Thursday, May 31, 2007

The Whole Limited Thing is Getting Ridiculous

There was a story in the Wall Street Journal this past weekend about how the term limited is losing its luster 'cause brands are exploiting the concept. This is one of those articles that I read and think, well DUH, everyone knows that! And then I hit myself upside the head and think, why the hell didn't I write it first?? Sometimes shit is so in-your-face obvious that it doesn't even occur to you that it could be newsworthy.

Here's an excerpt:

Just a few years ago, word that Nike was about to release a limited run of a cool new sneaker would set off a frenzy. Collectors would camp outside hip sneaker boutiques, hoping to score a pair. So would entrepreneurs, who often snapped up multiple pairs that they resold for three or four times the retail price on eBay.

Today, sneaker makers of all stripes are starting to see the once-niche world of limited editions as a key strategy to market their brands. Vans is releasing about 70 different limited-edition sneakers this spring, up from about 15 in 2003, while New Balance will roll out roughly 36, triple the number in 2005. Makers say these styles can help grab the attention of influential sneaker devotees, generating buzz for the mass-market lines, too.

"We're trying to have a trickle-down effect," says Paul Fisher, director of global lifestyle footwear for Reebok. The company this year is launching "The V-Pack Collection," inspired by the 1980s cartoon show "Voltron" and ranging from $75 to $155.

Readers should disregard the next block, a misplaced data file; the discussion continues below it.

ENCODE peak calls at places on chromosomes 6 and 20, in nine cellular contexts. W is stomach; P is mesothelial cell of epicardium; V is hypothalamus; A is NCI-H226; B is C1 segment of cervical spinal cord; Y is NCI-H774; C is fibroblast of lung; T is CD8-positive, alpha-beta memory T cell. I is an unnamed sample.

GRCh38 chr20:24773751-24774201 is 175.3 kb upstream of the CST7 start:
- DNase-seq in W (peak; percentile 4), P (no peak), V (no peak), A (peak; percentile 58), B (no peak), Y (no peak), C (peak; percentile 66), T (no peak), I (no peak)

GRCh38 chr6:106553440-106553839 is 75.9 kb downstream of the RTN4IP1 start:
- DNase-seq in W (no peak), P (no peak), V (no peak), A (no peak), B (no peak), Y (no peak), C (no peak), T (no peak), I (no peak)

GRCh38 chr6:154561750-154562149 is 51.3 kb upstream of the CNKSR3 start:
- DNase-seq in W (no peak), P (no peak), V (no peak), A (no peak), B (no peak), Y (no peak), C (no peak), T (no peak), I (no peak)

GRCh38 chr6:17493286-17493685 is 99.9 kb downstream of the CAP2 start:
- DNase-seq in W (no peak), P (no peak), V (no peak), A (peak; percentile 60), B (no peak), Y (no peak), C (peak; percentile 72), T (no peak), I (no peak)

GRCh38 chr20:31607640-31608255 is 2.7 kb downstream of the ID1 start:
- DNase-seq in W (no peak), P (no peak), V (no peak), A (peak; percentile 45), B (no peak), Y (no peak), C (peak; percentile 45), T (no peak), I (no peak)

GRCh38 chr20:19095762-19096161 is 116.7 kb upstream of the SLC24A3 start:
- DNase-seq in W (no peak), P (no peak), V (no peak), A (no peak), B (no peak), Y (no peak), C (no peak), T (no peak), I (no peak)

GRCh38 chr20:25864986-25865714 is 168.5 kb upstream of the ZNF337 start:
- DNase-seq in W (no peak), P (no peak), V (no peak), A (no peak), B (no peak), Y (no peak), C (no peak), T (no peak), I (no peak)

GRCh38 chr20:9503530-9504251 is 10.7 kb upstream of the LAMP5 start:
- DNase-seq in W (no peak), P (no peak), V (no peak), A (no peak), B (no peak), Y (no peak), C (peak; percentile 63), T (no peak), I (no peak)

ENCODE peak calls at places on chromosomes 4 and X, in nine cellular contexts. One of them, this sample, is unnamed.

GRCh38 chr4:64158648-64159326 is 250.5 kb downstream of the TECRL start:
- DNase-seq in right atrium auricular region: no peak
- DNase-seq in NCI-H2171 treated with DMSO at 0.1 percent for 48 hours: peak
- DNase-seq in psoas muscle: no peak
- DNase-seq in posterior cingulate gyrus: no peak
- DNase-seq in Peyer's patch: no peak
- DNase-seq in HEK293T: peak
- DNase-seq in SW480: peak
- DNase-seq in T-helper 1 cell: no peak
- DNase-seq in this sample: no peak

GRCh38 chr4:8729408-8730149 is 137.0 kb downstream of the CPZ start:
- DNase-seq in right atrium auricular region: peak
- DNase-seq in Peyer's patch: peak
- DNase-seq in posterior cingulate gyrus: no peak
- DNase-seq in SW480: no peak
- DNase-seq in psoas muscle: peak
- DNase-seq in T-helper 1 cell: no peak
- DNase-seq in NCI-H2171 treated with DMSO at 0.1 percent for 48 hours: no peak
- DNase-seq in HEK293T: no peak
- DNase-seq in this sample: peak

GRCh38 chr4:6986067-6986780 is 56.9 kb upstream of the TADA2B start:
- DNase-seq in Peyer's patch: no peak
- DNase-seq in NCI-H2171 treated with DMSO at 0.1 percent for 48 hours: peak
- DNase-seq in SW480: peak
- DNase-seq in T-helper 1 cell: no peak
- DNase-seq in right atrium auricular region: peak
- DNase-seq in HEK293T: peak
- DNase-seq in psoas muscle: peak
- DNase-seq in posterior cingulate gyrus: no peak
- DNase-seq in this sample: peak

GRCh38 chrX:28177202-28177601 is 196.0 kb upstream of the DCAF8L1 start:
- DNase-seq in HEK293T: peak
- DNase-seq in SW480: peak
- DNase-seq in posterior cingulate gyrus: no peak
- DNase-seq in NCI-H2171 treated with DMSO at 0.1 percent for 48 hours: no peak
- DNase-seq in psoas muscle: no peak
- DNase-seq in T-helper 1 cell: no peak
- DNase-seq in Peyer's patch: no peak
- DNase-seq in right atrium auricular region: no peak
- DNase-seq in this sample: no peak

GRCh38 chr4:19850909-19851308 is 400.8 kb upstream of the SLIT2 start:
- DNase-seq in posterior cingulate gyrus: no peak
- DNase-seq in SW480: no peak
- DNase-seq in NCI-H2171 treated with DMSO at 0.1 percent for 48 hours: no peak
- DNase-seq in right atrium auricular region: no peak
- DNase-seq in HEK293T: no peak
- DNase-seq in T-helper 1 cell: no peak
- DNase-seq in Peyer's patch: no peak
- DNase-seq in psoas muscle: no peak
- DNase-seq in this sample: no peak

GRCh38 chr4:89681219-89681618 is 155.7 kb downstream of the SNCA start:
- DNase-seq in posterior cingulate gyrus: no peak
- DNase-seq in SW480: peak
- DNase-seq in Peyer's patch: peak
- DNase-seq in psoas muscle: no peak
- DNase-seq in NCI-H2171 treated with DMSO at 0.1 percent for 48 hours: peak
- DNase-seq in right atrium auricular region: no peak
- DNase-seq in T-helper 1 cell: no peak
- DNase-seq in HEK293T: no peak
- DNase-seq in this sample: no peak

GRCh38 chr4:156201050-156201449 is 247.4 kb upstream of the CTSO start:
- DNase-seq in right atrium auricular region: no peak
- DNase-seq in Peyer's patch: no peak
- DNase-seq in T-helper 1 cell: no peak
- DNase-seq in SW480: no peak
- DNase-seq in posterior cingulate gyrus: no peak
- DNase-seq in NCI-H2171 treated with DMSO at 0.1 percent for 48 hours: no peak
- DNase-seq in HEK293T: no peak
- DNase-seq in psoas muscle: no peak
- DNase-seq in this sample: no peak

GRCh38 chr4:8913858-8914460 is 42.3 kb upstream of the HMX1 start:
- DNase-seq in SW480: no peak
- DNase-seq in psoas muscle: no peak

The upshot: It's getting a lot easier to find coveted sneakers that have more cachet than your average pair of kicks. But for avid collectors--a critical group for sneaker makers to court--it's creating concerns about watering down the value of the limited-edition concept. Already, some classic Nike styles aren't fetching the premiums on the resale market that they did only a few years ago.

Jason of JB Classics, a brand which is mentioned positively in the article, hosted the entire article on his site and you can read it here if you're interested.

p.s. I found out about this article on HighSnobiety's newest platform, USnob, which enables whomever to broadcast their news on the site. Check it out. It's actually kind of neat.

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